February 17, 2022

The Deeply Rooted Scars that form from Living in an Orphanage. 

That fateful sight is clear in my mind. I see mummy’s lifeless body and an infant launched on the breast that was her only source of nourishment.

It’s this scene that sealed the infant’s fate. Without making efforts for family tracing, they took the easiest option which was “taking her to an orphanage.”

The little baby was taken from her source of comfort and nourishment to an institution known as an orphanage—losing her family connection and belonging. The odds were immense as the love, care, comfort, and human connections she had known were stripped away from her in an instant.

It’s from this scene that I recount my journey.

The infancy years passed with no memories nor remembrance for mental and physical enclosure engulfed my childhood. To date, I am blank on this season of my life. Joining school was the beginning of the discovery of why I led an enclosed life.

I was not a monk nor hermit who lived in solitude. The orphanhood label was invisibly imprinted upon every area of my life henceforth becoming the basis on which I began life.

Though we were young, my classmates understood why I was different from them, yet I had not the slightest idea. I had not known anything different. I lived in a bubble that limited my exposure. My childhood curiosity had been treated with remorse which eventually quietened me. Before this happened, I asked questions like, why do you have long hair? What is beyond that gate?

I’m happy the silenced curiosity has now found its way back into my life.

My classmates were so honest in a way that opened my eyes to see the distinction.

I was told, “You are an orphan, therefore, you belong to an orphanage.” The questions were more than the answers. For, what I desired was the life they lived—they seemed happy and loved even though they lived in less classy structures in comparison to the orphanage.

Whenever I could, I’d sneak to experience their home tranquility and parental love, if only temporary. I would get sad whenever it was made clear I couldn’t stay with them for long. I felt less.

Going back to the orphanage was acknowledging my lack of choice. If I had been granted this freedom, I would have lived with my classmates. The innocence of childhood did not allow me to comprehend the complexity of this easy switch in my little head.

When I got to the upper primary education level, I was taken to a faraway boarding school. I did not want to go, but there was never a consultation on decisions. It was a different life there, being schooled in a catholic boarding school. I was in awe seeing how much stuff kids carried to school—they had lavish and fancy stuff. I was content and grateful with the little I had, for I was indoctrinated to believe less was good and sufferings were the way to sanctity. I would sometimes even pray for illness and more suffering for the same reason.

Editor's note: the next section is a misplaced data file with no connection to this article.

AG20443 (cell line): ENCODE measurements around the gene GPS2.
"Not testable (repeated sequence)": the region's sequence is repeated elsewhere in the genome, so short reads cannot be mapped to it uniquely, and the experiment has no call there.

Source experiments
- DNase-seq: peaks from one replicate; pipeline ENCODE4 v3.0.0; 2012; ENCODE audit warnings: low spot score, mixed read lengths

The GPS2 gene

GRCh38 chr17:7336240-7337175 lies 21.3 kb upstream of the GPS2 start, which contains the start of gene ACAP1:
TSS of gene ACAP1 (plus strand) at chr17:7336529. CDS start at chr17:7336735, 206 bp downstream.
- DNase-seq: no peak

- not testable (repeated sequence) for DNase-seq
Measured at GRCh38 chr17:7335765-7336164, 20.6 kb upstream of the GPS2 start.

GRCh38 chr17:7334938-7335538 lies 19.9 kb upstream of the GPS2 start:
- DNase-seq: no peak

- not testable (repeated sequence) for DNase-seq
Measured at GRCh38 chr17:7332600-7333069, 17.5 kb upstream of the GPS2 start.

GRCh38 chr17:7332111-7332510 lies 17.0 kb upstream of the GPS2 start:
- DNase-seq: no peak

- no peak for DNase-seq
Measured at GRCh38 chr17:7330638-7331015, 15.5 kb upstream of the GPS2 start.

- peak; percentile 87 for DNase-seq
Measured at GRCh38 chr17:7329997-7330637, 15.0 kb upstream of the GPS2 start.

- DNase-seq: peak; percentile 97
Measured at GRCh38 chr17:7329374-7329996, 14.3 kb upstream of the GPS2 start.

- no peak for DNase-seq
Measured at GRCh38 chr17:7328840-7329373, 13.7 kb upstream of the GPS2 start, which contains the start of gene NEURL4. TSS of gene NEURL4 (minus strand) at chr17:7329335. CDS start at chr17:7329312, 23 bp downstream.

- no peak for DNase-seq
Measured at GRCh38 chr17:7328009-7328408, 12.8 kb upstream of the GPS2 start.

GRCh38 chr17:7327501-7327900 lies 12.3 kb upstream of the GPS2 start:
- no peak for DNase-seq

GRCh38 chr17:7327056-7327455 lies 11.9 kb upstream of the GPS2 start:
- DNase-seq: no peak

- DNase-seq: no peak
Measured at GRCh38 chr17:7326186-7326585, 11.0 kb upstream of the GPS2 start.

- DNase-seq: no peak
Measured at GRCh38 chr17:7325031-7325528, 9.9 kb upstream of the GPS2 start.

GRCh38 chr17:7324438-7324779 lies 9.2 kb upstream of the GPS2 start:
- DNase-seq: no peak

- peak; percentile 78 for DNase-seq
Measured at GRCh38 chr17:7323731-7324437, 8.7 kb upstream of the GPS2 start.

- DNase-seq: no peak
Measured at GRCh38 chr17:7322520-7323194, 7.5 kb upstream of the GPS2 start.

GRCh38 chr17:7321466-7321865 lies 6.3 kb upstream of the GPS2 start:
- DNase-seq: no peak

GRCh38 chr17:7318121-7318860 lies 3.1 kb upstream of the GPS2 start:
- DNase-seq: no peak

Young as I was, I traveled the long journey to and from school alone. This was one of the first differences I noticed. This (and much more) made a clear distinction between me and the children who had families. The other kids were brought to school and picked on school closing days and school visiting days. On prize-giving days, all of their families were there while I had never been visited throughout the years I was there.

The loneliness and the longing for family were inevitable. The hugs and the excitement that came with their family’s presence sent me into grief. Many times, bringing me to tears as I longed for what I did not have and could not have. It’s no surprise then that I found solace in mortification of the flesh.

Joining high school was another significant time that validated the orphanhood label. Being a bright child, it was easy to get into another good catholic school. Life here was no different from the previous boarding school life, however, something peculiar happened: the orphanage administrator wanted me out of the orphanage for reasons I had no understanding of.

This had a negative impact on my life. Every school holiday, I was given out to different families as if I was an outcast or a burden. With no choice but to adhere, I went to families that treated me as a second-class family member, therefore, justified to use me to their benefit. I was abused and exploited. Though, this was invisible in the sight of those who did it.

These scars were deeply rooted and their presence impacted how I related with people. I became a people pleaser in order to be admitted into their lives and families. Unfortunately, this made me more vulnerable and yielded the opposite results. The repercussions were immense and the trajectory of my life was adversely affected.

Leaving the orphanage was both a relief and a scare. A scare because I had no idea where I was going. A relief because I had borne too much suffering—I was rejected, isolated, controlled, deprived, belittled, abused, and exploited.